Parenting: Will I Always Be One Beat Behind?

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It was like being in a cool band where she was the lead guitarist and I was the drummer; Freya brought the melody, excitement and showmanship but I provided the beat for her to follow.

I was looking forward to getting back to that over the Christmas holiday – the first proper break she’s had since starting school full time in September (we went away at half term) – but I think we had what can safely be described as some “creative differences”.

While I was playing pop music, Freya strayed into heavily metal. We tried to jam together but we sounded terrible – and like a lot of bands, felt like going our separate ways.

I’ve read so many Tweets and comments from parents saying how much they hated their children going back to school today. Before the holidays I thought I would be among them but, frankly, not only did I want her to go back to school, she couldn’t wait either.

And that makes me really, really sad.

Motherhood isn’t for everyone – and, in the last couple of weeks, I’ve questioned whether it should have been for me. Maybe those two loses before Freya were actually someone, somewhere, telling me I wasn’t cut out for it? I know that’s a silly thing to say but her first year was hard, hard work. We came out the other side stronger and even as I struggled I knew just how privileged I was to get this chance.  As she grew, our relationship did too. We had fun, we explored, learned together – even surviving the terrible twos relatively intact.

Then it was time for school – something that she was ready for, even if I wasn’t.

She has loved most of it and perhaps I was naive to think that we could just slot back into our old band when we’ve both being doing some solo stuff for a while now.

Over Christmas, we still went out and explored, splashed in muddy puddles, had playdates and enjoyed ourselves but when we were at home it seemed like she missed the schedule of school, of having a million things to do and right at her finger tips. We would paint and cook and craft and play and have iPad time and read but, whereas before that would be spread across the day (or more like different days), this time she was done in 15 minutes (from 5am).

I know that some of it was just the excitement of Christmas but there were several points where I just thought ‘I have no clue what to do now’ and because of that she went into meltdown. The last couple of weeks have not been my finest as a parent. After she had gone to bed, I would look at her, peacefully asleep ,and the guilt was almost overwhelming. It felt like that first year all over again.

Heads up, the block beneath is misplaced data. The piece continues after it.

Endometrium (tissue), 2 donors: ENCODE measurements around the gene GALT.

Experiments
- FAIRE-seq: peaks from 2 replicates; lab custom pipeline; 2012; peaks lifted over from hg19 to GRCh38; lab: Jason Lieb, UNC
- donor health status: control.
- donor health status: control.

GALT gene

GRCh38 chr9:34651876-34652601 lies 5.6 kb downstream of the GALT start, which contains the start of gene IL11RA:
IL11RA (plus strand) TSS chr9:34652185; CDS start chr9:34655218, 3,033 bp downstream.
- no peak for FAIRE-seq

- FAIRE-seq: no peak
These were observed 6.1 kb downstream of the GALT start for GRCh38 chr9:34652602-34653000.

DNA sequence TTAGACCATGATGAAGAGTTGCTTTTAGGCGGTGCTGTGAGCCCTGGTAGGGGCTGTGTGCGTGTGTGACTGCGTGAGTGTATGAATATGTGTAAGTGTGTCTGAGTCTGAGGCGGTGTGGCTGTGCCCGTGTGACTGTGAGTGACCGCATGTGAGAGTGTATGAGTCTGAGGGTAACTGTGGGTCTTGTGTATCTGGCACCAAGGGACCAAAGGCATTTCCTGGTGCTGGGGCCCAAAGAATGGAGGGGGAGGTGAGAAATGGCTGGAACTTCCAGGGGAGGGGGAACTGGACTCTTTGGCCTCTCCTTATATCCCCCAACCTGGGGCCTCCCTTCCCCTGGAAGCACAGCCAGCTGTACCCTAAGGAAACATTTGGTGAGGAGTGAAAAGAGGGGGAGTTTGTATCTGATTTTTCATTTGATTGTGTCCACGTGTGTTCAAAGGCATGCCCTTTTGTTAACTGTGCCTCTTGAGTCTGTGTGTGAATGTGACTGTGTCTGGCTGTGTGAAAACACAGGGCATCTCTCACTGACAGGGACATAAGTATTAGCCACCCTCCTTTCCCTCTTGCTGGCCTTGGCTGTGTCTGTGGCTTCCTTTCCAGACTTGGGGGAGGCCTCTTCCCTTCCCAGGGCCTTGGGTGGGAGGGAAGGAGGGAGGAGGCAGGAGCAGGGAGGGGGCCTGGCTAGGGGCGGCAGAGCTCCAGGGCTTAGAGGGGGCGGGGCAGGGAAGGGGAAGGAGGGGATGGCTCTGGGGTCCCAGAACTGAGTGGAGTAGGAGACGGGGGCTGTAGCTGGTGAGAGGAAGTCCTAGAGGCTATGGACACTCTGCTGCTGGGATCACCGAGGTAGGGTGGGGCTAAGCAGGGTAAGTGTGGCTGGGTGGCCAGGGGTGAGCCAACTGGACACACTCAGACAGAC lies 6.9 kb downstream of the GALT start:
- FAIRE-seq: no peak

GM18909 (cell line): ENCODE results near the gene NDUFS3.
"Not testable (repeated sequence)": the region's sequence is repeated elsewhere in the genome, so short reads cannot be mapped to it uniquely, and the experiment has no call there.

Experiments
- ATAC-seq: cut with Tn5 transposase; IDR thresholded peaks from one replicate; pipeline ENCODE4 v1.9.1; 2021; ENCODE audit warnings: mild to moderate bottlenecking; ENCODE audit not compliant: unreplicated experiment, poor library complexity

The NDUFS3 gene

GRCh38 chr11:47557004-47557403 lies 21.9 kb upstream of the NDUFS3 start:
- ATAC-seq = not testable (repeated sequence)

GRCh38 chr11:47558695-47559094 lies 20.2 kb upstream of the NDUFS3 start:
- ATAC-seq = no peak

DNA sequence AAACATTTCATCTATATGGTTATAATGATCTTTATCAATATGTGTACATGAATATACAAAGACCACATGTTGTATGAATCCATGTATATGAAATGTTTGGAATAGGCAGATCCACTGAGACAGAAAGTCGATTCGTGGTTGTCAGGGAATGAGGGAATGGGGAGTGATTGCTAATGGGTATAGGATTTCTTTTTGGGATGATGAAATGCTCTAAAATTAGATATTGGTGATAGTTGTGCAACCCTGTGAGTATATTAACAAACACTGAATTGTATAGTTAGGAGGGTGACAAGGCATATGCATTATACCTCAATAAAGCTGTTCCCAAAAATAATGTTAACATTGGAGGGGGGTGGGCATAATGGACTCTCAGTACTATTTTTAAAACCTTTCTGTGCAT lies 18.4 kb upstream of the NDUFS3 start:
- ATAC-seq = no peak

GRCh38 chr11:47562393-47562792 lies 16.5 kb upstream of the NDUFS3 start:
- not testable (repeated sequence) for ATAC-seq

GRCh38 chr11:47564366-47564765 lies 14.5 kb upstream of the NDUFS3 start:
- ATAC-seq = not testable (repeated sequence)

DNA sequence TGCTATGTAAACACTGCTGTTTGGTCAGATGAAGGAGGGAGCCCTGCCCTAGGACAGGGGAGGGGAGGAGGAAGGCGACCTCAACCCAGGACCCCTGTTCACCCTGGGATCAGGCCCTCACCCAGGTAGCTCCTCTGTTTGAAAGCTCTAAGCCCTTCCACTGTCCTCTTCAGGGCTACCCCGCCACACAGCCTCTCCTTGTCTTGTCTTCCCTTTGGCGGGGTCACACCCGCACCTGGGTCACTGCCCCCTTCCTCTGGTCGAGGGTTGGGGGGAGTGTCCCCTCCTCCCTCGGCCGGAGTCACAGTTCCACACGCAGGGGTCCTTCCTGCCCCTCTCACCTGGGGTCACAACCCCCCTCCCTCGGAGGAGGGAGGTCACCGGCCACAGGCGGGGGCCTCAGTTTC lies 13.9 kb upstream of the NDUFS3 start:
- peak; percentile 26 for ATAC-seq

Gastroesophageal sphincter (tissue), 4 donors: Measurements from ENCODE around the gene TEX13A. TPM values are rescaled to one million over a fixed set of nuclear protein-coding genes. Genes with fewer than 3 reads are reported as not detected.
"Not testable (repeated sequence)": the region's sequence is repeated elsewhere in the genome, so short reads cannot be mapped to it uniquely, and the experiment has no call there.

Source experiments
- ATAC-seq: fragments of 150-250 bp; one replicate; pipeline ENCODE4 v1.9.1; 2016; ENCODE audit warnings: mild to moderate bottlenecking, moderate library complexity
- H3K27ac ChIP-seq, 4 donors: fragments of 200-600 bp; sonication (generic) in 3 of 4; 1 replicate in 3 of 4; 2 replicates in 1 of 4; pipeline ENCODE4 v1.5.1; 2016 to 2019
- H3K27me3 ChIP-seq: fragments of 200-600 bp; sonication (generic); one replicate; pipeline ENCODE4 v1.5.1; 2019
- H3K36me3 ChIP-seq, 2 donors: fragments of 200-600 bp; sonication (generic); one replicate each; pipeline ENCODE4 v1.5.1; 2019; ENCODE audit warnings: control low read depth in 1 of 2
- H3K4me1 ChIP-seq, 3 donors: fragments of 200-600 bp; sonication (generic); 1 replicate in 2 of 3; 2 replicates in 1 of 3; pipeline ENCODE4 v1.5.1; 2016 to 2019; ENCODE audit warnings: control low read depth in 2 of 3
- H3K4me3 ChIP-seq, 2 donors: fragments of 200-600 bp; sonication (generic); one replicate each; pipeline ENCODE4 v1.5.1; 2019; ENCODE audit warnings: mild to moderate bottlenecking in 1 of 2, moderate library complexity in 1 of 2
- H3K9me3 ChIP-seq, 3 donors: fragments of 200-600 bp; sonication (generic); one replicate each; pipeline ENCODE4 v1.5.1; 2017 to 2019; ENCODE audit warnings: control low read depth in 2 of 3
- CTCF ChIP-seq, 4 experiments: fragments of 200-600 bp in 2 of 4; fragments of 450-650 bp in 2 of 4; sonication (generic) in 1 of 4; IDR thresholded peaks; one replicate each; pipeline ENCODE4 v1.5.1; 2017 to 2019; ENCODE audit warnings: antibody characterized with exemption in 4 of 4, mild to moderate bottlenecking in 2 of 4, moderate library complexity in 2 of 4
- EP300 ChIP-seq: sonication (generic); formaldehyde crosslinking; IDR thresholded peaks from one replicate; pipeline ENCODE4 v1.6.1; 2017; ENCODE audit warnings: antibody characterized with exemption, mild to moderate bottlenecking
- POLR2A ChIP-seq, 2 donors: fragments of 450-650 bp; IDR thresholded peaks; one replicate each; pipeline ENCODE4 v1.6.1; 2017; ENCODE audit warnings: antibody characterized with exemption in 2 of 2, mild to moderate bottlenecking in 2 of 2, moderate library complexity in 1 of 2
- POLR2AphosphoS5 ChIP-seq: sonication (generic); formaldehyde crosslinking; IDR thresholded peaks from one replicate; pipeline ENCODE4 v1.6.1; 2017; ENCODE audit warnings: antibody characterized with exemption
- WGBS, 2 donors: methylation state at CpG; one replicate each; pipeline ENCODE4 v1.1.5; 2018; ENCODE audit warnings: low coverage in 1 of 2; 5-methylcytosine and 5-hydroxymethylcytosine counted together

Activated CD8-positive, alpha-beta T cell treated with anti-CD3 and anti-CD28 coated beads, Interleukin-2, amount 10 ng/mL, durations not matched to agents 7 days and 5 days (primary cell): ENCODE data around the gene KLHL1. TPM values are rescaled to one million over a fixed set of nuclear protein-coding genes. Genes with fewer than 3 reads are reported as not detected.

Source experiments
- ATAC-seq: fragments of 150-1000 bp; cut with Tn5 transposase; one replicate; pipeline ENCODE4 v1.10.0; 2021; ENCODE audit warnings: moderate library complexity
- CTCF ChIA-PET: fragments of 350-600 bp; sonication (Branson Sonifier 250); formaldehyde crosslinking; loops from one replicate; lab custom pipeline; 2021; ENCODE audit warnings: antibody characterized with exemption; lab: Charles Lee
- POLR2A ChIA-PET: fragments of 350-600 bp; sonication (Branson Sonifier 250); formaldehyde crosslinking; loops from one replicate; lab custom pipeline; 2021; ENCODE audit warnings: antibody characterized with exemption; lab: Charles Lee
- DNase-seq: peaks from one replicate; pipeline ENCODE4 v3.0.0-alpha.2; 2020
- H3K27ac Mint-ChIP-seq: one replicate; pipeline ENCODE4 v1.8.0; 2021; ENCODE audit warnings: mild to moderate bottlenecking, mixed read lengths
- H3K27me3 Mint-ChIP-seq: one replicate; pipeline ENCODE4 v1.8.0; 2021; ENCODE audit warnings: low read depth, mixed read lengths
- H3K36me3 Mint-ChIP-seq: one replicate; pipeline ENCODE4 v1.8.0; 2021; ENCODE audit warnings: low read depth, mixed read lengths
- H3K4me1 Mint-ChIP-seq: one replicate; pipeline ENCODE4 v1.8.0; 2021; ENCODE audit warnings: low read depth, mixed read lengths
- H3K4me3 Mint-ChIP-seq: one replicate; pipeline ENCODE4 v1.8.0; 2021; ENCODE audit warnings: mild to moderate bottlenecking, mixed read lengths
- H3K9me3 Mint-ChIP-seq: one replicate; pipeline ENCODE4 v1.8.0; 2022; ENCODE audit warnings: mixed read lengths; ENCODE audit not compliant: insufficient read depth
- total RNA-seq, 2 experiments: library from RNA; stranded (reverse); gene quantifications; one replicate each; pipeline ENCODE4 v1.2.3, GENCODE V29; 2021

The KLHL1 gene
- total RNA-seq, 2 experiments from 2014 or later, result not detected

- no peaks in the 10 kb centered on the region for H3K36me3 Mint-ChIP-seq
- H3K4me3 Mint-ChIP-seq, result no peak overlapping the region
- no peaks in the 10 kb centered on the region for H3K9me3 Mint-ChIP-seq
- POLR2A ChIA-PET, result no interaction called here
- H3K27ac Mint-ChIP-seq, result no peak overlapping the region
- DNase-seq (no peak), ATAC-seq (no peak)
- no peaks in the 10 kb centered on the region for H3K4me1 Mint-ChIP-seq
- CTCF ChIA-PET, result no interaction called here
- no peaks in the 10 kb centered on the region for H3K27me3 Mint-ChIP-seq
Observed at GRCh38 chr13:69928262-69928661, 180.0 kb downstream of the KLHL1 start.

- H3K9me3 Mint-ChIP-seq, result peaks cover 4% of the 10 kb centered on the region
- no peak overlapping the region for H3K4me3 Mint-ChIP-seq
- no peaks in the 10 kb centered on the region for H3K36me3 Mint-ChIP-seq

Just when I thought I was getting the hang of it and keeping a steady rhythm, the song changes and I’m left a beat behind again.

The thing is, I want to be in our band but I’m not really a fan of heavy metal and it doesn’t seem like she enjoys pop anymore so I’m not sure where that leaves us? Maybe we need to explore some other genres.

Anyone know anything about jazz?


The “24 Month Questionnaire” – a test of her skills…or mine?


Question: When it comes to tests do you?

  1. Dislike them intensely.
  2. Hate them with every fibre of your being.
  3. Feel like you would rather cut off your own arm with a blunt knife than sit one?

My answer? None of the above accurately depicts my absolute and utter horror at having to sit exams (and now, see, I haven’t answered the question properly and so I’ve failed. Just one of the reasons I hate them so much).

Thankfully, being 39 and qualified in my chosen profession, I thought I was well beyond the need to take tests – and then the 24 Month Questionnaire from the health visitor plopped on to the doormat.

I was pretty calm, at first.

“It’s not a test,” I told myself. “It’s just to check that Freya is roughly where they think she ought to be, developmentally, for her age. And, even if it was a test, it’s not me under the microscope, it’s her. Right?”



I believed that right up until question six.

“Can your child string small items such as beads, macaroni, or pasta “wagon wheels” on to a string or shoelace?”

I had to read it three times before the penny finally dropped; this one isn’t about her skills at all, it’s testing me.

I ran through the list.

Do we have:

Beads? Surely a choking hazard?

Macaroni? No.

Pasta “wagon wheel”? I honestly don’t even know what that is.

String? Erm, no.

Shoelace? Come on, we MUST have a shoelace. YES! Finally a win. I even overlooked the fact that it was coated in mud so thick that it was almost double the size.

Ok, great. Now what can I (she) thread?

I know, penne pasta.

I’d taken the time to unlace the shoe and given it a quick wet wipe but it soon became clear that it was too big to go through the pasta.

Right, think again.

I riffled through the drawers and after considering using a USB cable I finally came across some ribbon. Success!

Well, not quite.

Freya was sat at the dining table looking at me expectantly. My plan was to show her what to do once and then hand it over.


Seriously, it took me five minutes to get one threaded. If I can’t do it how is she expected to?

Although, actually, that no longer mattered because I’d taken so long she’d got bored, taken a handful of pasta and wandered off (is the next question about her concentration? Argh).

Ok, test masquerading as a questionnaire, you’ve proven your point. Freya’s growth is being hampered by my lacklustre pantry.

What about points for ‘thinking outside the box”? For having some pasta even if it’s not the right sort? I have a good mind to put some of my own questions on the form (surely that’s what the notes section is made for?).

Before I do that I think I’ll just go and stock up on rotelle, macaroni and some new shoelaces – you never know when you might need them.